Estimates of Southern Hemispheric Gravity Wave Momentum Fluxes across Observations, Reanalyses, and Kilometer-Scale Numerical Weather Prediction Model

Aman Gupta aMeteorological Institute, Ludwig Maximilians Universität, Munich, Germany

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https://orcid.org/0000-0002-2215-7135
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Robert Reichert aMeteorological Institute, Ludwig Maximilians Universität, Munich, Germany
bInstitut für Physik der Atmosphäre, Deutsches Zentrum für Luft- und Raumfahrt, Oberpfaffenhofen, Germany

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Andreas Dörnbrack bInstitut für Physik der Atmosphäre, Deutsches Zentrum für Luft- und Raumfahrt, Oberpfaffenhofen, Germany

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Hella Garny aMeteorological Institute, Ludwig Maximilians Universität, Munich, Germany
bInstitut für Physik der Atmosphäre, Deutsches Zentrum für Luft- und Raumfahrt, Oberpfaffenhofen, Germany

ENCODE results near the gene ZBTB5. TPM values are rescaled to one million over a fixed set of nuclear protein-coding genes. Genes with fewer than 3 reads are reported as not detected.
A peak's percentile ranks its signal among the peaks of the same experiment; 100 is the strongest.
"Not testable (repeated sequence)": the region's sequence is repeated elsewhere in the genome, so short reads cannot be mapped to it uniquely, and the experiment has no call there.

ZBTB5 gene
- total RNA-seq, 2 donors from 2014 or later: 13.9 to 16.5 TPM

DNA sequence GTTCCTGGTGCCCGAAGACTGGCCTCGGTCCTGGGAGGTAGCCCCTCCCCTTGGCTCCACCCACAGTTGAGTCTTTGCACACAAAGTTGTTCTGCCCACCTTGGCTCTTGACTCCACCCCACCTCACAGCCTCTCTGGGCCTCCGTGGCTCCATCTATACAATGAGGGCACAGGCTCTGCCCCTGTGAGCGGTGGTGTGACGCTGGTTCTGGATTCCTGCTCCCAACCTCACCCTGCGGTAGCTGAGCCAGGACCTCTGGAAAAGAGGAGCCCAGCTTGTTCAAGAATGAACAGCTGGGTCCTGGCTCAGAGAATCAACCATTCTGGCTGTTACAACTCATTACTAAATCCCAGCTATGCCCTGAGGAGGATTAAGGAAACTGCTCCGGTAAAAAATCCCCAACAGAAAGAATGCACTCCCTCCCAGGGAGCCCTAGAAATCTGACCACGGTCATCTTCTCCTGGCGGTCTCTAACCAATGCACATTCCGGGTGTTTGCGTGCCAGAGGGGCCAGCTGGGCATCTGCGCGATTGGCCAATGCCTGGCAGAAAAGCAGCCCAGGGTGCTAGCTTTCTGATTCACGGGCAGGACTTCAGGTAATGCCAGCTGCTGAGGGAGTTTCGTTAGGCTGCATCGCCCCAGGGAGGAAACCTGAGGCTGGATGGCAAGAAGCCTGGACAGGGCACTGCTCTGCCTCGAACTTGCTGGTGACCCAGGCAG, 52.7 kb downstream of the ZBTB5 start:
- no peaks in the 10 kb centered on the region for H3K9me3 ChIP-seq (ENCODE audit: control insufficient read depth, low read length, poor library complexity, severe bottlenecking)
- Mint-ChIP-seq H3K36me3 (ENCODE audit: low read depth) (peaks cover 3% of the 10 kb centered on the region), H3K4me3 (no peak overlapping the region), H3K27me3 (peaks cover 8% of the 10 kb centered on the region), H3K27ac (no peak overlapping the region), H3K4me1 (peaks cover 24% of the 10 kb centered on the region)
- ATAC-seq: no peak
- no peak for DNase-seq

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Roland Eichinger bInstitut für Physik der Atmosphäre, Deutsches Zentrum für Luft- und Raumfahrt, Oberpfaffenhofen, Germany
dDepartment of Atmospheric Physics, Faculty of Mathematics and Physics, Charles University Prague, Prague, Czech Republic

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Inna Polichtchouk cEuropean Centre for Medium-Range Weather Forecasts, Reading, United Kingdom

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Bernd Kaifler bInstitut für Physik der Atmosphäre, Deutsches Zentrum für Luft- und Raumfahrt, Oberpfaffenhofen, Germany

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Thomas Birner aMeteorological Institute, Ludwig Maximilians Universität, Munich, Germany
bInstitut für Physik der Atmosphäre, Deutsches Zentrum für Luft- und Raumfahrt, Oberpfaffenhofen, Germany

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Abstract